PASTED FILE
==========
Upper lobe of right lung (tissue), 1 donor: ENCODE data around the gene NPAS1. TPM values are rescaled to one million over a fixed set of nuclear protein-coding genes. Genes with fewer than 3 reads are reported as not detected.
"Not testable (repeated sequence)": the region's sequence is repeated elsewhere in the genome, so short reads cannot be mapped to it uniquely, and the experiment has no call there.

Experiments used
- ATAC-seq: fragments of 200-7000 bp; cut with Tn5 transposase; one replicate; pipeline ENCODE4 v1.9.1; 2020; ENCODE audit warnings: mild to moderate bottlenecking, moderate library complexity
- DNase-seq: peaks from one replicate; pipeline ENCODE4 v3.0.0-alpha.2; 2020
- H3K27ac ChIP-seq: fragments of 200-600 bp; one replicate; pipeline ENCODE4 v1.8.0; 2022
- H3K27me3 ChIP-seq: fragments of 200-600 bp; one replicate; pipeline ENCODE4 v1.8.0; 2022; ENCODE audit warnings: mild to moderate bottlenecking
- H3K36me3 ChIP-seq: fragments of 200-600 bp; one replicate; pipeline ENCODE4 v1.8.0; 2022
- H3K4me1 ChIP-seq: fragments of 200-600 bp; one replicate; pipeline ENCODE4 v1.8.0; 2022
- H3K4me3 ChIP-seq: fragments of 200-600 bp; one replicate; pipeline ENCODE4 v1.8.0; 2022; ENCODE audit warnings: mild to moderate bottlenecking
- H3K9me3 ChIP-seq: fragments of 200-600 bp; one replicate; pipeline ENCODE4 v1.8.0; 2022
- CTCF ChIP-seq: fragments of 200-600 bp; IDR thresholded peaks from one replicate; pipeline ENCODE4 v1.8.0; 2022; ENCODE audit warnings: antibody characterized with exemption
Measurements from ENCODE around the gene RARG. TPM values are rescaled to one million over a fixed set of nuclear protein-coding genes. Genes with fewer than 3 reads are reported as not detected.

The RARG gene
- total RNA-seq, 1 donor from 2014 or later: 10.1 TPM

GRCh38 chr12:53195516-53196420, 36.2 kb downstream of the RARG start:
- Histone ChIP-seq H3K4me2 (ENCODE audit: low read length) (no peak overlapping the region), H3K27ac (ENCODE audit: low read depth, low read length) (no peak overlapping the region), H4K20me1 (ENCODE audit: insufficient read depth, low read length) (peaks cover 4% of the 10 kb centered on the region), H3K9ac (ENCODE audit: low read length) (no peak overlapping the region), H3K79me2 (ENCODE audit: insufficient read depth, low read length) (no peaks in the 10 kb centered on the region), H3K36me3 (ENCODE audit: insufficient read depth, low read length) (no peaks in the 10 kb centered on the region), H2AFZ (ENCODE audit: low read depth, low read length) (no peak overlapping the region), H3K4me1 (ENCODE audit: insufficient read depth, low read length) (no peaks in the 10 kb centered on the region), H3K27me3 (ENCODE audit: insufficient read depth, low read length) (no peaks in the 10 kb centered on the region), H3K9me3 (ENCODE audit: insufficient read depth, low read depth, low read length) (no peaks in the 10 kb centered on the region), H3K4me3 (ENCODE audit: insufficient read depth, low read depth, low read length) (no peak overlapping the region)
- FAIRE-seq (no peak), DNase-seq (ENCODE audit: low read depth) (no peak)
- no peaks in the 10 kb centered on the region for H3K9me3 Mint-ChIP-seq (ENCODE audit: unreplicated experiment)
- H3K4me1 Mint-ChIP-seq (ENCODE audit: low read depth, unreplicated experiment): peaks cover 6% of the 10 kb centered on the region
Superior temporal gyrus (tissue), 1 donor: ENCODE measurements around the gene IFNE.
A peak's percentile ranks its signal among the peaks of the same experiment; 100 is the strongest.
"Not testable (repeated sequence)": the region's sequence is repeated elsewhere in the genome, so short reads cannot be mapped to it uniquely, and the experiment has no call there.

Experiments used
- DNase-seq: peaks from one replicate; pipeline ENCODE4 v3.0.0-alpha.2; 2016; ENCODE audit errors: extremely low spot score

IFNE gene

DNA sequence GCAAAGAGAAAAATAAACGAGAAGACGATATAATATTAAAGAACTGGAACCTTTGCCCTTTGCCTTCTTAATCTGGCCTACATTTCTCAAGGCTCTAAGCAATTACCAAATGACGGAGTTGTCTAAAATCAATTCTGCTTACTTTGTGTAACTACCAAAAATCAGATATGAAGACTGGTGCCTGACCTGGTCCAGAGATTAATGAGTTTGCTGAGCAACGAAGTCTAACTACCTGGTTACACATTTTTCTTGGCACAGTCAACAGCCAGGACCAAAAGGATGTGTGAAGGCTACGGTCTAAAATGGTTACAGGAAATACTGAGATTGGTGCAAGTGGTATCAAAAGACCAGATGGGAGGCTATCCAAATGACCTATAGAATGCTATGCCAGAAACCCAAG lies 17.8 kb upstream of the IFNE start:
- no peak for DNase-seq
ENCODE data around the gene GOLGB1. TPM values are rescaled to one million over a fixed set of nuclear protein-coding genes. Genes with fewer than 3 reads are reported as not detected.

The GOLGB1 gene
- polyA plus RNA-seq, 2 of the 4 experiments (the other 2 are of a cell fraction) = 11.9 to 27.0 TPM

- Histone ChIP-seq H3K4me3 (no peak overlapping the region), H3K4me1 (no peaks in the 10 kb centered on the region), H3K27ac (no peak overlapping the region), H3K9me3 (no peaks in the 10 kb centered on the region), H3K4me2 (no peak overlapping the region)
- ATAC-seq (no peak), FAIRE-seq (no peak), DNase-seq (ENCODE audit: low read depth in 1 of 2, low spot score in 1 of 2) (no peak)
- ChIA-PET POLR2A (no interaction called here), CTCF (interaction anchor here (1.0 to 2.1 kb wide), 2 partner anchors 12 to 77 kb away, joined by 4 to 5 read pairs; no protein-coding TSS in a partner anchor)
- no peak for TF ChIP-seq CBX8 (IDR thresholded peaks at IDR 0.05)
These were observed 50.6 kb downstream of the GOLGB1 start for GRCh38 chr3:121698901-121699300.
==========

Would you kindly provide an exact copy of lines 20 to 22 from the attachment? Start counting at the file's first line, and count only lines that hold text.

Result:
- H3K4me1 Mint-ChIP-seq (ENCODE audit: low read depth, unreplicated experiment): peaks cover 6% of the 10 kb centered on the region
Superior temporal gyrus (tissue), 1 donor: ENCODE measurements around the gene IFNE.
A peak's percentile ranks its signal among the peaks of the same experiment; 100 is the strongest.